Rather than forcing them to eat, simply make sure they have a protein bar or a piece of fruit ready in their backpack in case they do feel hungry later.

Set Regular Study Hours

To get the best possible grades on an exam, studying is essential. But it’s important to balance study hours with other activities.

That’s why setting a regular schedule for studying can be helpful. The routine will be useful for your child, since they’ll be able to get in the habit of regular studying.

At the same time, they’ll avoid feeling like they have to spend hours on end sitting in front of their textbooks and cramming.

Knowing how to stick to a regular routine is a skill that can benefit your child for the rest of their life.

Setting regular study hours is a great starting point for teaching teens how routines can maximize performance and minimize stress.

Optimize Study Times

When you’re deciding on a schedule for study hours, it can be helpful to consider exactly what time of day might yield the best results.

Contrary to popular belief, studying early in the day is not necessarily any more beneficial than studying at night.

If your child rises with the sun, morning revision could be a good choice. On the other hand, if your teen tends to have more energy later in the day, setting evening study hours may make sense.

That being said, scientific studies indicate that learning is most effective between 10am-2pm and between 4pm-10pm. If possible, set your child’s study schedule during those timeframes.

And, of course, remind your teen that studying should never cut into their sleep.

Support Physical Fitness

Just as a healthy diet is connected to higher academic performance, students with higher physical fitness levels tend to also have higher grades.

It’s recommended that teens get at least 60 minutes of physical activity daily. If your child isn’t getting at least that amount, it’s time to get them moving more.

Keep in mind that increased physical activity doesn’t have to be a chore. If your child isn’t a fan of organized sports, then consider a family bike ride after dinner, or even just a walk around the neighborhood.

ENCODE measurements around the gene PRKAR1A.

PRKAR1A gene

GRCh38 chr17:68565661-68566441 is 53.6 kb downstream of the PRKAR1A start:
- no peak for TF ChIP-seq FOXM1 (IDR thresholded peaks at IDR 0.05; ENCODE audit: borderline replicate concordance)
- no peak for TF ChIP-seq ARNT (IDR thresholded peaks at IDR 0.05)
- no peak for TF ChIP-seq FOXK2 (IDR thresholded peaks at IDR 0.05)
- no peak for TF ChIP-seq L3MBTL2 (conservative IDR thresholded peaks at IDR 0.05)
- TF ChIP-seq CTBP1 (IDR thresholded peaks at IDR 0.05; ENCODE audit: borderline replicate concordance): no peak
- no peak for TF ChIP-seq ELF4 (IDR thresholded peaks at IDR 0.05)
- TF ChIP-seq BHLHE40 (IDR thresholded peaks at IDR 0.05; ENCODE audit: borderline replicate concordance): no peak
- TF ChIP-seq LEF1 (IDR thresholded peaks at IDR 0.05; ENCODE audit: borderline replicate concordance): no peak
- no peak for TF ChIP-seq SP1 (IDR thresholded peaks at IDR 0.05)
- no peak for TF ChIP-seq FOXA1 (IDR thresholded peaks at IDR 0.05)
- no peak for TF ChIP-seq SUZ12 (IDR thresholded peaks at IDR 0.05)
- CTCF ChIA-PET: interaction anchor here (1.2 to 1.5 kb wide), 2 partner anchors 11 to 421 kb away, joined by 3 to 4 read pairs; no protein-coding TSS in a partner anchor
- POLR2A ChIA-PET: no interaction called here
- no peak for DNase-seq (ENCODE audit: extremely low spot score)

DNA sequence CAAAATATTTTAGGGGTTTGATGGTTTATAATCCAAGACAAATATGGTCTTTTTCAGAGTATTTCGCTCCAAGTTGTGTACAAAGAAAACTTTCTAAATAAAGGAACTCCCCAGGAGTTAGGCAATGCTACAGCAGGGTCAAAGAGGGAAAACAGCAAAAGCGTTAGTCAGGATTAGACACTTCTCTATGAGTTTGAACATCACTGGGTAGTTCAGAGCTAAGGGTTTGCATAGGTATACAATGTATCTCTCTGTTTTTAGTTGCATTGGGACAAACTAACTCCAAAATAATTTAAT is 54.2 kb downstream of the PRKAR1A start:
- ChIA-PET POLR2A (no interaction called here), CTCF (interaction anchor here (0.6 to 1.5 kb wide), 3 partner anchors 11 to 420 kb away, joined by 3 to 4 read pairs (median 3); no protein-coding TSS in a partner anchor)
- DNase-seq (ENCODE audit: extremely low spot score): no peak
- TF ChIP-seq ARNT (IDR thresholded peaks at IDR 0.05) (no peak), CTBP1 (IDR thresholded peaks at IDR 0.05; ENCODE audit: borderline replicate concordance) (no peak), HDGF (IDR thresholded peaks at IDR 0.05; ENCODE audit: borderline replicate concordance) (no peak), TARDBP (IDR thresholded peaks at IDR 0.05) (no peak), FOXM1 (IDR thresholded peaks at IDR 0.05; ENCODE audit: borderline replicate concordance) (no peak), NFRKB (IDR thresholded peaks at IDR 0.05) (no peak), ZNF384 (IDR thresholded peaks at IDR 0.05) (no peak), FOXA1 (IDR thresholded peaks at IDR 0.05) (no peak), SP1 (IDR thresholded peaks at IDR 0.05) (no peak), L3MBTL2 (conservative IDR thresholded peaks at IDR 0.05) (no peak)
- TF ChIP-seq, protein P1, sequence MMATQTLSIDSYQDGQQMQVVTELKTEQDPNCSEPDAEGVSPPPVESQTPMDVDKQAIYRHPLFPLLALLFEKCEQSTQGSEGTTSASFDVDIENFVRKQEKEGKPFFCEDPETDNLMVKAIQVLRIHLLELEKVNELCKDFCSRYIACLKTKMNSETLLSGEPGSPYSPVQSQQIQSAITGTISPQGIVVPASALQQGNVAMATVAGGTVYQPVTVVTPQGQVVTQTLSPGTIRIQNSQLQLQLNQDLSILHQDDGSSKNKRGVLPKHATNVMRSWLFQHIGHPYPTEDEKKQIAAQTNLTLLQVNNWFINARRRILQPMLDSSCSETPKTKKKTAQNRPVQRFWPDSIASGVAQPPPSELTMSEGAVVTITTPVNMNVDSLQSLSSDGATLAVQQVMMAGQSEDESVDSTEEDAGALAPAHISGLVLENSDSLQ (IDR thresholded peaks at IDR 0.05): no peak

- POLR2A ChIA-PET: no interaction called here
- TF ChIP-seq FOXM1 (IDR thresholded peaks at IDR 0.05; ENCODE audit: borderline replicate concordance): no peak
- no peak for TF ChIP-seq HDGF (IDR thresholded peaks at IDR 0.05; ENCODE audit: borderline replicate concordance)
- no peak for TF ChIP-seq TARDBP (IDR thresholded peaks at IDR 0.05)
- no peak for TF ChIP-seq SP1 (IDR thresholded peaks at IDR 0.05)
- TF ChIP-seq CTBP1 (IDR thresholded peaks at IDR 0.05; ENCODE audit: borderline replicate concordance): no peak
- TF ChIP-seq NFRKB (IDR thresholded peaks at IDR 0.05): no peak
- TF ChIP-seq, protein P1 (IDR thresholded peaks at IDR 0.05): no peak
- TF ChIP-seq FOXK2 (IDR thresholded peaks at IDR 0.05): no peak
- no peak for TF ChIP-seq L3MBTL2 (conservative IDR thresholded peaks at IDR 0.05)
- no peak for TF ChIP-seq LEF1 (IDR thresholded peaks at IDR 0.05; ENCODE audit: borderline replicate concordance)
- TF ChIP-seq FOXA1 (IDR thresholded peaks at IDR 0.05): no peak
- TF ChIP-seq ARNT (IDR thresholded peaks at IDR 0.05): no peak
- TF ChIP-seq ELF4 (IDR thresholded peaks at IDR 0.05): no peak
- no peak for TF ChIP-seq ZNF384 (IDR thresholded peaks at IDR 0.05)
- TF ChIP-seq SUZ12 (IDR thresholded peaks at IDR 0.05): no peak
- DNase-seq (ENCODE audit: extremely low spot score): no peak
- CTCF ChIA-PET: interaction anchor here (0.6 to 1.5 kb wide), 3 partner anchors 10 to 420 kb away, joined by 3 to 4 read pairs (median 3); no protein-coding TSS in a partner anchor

Avoid Adding Pressure

It’s only natural to want your child to do their best academically, especially if their upcoming exams could affect their future.

But, putting too much pressure on your child to excel will almost always do more harm than good. Even if they do end up performing well, your relationship with them could be damaged as a result.

Remember that, in the end, your child is responsible for their own life. At some point you may have to let them fail and deal with the consequences.

That being said, make sure to encourage your child to study and prepare for upcoming exams. Suggest appropriate times for revising, and remind them of upcoming deadlines.

With luck, they’ll appreciate your advice and make time to prepare on their own. If they decide not to do so and end up performing badly, that’s an important lesson as well.

After all, dealing with the consequences of a bad exam grade is much easier in high school than it is in college or university!

person taking a test

As much as you may want to figure out how to help your child prepare for exams, in the end it will come down to their own determination and effort.

But you can still give them the best chance of performing well by ensuring they have a healthy lifestyle and by providing plenty of positive encouragement.

With your support, they’ll be able to look with pride at the grades their hard work earned them.